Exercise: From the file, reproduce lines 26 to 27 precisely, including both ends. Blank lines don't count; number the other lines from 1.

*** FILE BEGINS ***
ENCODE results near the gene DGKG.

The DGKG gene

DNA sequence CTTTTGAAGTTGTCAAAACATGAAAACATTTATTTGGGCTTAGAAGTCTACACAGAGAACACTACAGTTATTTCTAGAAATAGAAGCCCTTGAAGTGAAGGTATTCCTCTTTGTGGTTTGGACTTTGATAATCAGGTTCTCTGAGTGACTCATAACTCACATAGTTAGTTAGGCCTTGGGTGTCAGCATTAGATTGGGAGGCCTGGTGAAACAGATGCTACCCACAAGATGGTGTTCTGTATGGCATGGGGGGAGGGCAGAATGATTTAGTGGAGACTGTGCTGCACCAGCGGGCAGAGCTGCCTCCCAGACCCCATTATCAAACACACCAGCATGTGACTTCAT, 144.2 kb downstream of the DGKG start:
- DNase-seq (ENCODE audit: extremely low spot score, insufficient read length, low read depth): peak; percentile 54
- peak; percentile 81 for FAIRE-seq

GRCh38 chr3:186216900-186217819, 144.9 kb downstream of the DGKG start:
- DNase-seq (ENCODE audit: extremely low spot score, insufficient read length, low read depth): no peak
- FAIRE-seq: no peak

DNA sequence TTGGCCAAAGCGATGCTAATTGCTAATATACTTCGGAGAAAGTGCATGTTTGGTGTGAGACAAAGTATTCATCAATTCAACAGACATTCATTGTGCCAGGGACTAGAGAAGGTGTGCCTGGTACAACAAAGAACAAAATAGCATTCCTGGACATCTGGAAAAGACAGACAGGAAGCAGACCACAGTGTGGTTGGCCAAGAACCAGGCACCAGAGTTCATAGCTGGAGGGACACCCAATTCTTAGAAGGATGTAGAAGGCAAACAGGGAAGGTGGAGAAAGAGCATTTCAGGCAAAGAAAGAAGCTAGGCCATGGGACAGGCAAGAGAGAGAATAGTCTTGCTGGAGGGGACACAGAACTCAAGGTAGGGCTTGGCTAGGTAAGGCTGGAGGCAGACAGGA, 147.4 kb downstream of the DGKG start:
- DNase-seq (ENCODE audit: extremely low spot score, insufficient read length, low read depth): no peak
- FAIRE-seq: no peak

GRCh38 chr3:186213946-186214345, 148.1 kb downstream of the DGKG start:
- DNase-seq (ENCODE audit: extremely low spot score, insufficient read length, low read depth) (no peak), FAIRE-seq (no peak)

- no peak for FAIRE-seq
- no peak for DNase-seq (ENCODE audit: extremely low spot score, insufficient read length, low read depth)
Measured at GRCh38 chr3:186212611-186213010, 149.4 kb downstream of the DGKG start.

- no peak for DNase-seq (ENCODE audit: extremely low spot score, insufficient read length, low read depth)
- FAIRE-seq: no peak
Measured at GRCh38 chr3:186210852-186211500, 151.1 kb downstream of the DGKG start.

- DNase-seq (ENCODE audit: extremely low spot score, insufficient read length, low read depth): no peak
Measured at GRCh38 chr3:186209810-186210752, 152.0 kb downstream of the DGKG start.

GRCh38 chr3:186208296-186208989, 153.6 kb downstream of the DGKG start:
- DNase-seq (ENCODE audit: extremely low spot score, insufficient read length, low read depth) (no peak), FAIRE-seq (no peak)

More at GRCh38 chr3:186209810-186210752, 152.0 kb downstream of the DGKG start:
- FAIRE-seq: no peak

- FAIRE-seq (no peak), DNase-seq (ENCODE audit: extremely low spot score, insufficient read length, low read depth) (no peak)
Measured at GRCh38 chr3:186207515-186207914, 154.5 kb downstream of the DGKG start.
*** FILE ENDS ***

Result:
- FAIRE-seq (no peak), DNase-seq (ENCODE audit: extremely low spot score, insufficient read length, low read depth) (no peak)
Measured at GRCh38 chr3:186207515-186207914, 154.5 kb downstream of the DGKG start.